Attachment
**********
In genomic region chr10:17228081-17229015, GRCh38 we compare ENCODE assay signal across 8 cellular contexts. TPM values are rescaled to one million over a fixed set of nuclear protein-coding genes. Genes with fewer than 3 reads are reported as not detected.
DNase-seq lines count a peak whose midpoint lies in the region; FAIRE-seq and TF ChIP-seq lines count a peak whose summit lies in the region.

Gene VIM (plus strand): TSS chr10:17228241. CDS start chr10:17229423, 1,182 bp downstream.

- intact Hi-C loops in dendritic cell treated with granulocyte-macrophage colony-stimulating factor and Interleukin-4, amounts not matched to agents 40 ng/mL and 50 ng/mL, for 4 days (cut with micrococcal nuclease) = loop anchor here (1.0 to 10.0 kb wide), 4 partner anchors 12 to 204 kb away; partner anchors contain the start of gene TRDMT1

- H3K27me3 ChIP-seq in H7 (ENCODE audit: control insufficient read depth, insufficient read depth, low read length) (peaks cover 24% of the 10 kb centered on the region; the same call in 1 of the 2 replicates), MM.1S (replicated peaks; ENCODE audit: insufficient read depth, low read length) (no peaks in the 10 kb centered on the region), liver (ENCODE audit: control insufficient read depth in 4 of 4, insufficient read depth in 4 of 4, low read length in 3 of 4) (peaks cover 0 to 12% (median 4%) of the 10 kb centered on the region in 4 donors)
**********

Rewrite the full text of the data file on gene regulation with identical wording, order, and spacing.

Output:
In genomic region chr10:17228081-17229015, GRCh38 we compare ENCODE assay signal across 8 cellular contexts. TPM values are rescaled to one million over a fixed set of nuclear protein-coding genes. Genes with fewer than 3 reads are reported as not detected.
DNase-seq lines count a peak whose midpoint lies in the region; FAIRE-seq and TF ChIP-seq lines count a peak whose summit lies in the region.

Gene VIM (plus strand): TSS chr10:17228241. CDS start chr10:17229423, 1,182 bp downstream.

- intact Hi-C loops in dendritic cell treated with granulocyte-macrophage colony-stimulating factor and Interleukin-4, amounts not matched to agents 40 ng/mL and 50 ng/mL, for 4 days (cut with micrococcal nuclease) = loop anchor here (1.0 to 10.0 kb wide), 4 partner anchors 12 to 204 kb away; partner anchors contain the start of gene TRDMT1

- H3K27me3 ChIP-seq in H7 (ENCODE audit: control insufficient read depth, insufficient read depth, low read length) (peaks cover 24% of the 10 kb centered on the region; the same call in 1 of the 2 replicates), MM.1S (replicated peaks; ENCODE audit: insufficient read depth, low read length) (no peaks in the 10 kb centered on the region), liver (ENCODE audit: control insufficient read depth in 4 of 4, insufficient read depth in 4 of 4, low read length in 3 of 4) (peaks cover 0 to 12% (median 4%) of the 10 kb centered on the region in 4 donors)